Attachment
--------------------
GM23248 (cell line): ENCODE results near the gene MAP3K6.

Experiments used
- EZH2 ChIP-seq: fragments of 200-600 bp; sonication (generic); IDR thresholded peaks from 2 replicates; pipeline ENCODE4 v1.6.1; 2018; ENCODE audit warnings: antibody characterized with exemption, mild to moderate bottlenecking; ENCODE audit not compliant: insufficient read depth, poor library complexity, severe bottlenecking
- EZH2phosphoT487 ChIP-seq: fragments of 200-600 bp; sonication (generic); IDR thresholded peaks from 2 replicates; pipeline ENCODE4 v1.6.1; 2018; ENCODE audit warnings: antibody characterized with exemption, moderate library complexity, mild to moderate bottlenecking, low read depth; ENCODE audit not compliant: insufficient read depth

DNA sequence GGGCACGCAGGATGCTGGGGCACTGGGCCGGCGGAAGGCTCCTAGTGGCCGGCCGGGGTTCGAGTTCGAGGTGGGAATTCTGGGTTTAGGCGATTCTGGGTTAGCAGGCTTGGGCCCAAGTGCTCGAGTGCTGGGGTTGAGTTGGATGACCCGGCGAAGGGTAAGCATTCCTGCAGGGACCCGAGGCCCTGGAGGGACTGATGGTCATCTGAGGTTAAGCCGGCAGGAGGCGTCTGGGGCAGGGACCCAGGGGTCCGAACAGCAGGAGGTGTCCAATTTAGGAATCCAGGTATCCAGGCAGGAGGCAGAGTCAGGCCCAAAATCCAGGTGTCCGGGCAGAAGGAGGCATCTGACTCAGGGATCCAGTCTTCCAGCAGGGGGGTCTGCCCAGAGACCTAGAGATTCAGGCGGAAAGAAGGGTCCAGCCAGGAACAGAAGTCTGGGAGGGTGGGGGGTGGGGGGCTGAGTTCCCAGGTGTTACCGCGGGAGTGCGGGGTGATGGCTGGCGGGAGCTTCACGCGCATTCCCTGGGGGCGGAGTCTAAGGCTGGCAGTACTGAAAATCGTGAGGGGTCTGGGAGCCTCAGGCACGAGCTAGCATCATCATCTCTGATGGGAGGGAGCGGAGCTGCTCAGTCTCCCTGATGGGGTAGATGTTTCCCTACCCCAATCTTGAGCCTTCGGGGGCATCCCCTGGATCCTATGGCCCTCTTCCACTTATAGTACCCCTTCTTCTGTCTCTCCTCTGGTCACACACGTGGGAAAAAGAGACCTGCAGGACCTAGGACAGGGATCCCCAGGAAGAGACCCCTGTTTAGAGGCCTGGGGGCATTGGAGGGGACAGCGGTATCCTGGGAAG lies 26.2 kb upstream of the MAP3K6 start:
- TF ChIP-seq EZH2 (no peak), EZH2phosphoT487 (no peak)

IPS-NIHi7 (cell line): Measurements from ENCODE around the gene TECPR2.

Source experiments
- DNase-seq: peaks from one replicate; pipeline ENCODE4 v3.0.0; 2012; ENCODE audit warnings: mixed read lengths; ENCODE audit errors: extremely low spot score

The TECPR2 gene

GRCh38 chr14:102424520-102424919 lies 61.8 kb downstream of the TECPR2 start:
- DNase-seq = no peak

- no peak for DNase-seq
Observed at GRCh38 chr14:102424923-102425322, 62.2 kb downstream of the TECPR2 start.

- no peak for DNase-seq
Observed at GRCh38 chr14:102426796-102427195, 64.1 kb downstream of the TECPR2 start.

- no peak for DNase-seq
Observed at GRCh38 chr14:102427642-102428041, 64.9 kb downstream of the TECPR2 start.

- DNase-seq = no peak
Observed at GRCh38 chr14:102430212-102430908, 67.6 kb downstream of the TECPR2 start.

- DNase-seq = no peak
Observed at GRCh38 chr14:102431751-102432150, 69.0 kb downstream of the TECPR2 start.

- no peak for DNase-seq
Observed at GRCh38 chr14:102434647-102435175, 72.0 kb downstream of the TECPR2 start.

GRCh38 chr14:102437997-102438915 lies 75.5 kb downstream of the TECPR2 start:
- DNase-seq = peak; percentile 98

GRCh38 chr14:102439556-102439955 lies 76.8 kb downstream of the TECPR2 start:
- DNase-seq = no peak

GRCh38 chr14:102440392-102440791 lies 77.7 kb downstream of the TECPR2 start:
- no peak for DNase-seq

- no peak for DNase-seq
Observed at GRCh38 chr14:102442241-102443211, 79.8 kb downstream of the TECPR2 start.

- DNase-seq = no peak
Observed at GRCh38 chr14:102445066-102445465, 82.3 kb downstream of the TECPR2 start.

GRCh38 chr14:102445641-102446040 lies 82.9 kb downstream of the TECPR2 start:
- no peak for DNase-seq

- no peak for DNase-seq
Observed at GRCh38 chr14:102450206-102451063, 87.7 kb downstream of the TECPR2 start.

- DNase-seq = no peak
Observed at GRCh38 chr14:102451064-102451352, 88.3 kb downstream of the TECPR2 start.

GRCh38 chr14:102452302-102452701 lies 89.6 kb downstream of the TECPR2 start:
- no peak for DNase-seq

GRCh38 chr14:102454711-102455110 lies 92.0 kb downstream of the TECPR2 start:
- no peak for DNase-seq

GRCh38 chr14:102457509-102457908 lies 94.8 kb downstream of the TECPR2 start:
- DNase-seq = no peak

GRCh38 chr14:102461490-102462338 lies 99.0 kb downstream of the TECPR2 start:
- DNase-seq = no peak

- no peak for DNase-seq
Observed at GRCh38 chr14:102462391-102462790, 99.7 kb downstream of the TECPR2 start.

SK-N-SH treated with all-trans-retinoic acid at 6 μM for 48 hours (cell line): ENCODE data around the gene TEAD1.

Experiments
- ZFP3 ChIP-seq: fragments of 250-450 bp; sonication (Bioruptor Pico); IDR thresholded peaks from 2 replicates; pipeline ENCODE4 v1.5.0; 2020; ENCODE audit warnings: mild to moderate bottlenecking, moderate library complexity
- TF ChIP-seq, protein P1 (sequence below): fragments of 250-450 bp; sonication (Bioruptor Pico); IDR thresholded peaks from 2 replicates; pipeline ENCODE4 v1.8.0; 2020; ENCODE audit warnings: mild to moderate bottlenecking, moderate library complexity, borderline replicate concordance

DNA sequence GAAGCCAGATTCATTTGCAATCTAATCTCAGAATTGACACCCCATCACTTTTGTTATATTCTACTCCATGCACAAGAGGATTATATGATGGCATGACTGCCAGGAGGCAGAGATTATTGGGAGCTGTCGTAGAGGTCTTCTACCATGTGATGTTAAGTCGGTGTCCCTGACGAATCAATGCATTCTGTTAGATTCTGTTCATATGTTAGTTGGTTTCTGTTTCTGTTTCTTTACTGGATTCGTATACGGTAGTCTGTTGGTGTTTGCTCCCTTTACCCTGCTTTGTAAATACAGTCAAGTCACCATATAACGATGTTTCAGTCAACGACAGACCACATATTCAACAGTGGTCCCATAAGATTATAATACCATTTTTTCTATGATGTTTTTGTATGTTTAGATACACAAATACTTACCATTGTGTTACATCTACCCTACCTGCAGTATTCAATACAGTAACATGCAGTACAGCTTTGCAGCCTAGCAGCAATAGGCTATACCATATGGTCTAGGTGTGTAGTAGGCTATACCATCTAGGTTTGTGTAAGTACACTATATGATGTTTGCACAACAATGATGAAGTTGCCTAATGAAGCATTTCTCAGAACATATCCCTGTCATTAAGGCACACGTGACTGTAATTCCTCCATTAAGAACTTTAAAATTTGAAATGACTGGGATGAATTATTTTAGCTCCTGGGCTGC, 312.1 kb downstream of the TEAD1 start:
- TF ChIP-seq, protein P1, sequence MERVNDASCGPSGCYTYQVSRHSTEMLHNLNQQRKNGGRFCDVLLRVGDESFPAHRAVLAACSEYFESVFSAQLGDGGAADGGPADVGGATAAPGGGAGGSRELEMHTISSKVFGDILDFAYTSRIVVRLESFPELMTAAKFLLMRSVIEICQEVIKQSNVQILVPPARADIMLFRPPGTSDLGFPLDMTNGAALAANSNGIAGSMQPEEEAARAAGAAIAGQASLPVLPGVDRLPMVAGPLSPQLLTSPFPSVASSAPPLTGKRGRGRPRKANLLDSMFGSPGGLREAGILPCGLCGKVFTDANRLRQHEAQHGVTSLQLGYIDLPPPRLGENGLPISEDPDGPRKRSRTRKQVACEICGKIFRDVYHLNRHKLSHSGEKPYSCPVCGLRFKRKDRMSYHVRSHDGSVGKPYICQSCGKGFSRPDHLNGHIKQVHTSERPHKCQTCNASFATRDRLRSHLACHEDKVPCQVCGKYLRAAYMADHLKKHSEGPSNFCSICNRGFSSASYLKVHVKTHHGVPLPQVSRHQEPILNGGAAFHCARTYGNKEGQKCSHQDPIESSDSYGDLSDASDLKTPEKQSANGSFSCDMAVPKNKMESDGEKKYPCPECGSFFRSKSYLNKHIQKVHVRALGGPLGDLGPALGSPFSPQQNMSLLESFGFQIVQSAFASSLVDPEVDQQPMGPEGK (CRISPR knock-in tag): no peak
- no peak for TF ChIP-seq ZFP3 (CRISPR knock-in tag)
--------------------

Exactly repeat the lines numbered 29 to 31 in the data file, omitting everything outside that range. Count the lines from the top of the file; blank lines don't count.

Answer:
GRCh38 chr14:102440392-102440791 lies 77.7 kb downstream of the TECPR2 start:
- no peak for DNase-seq

- no peak for DNase-seq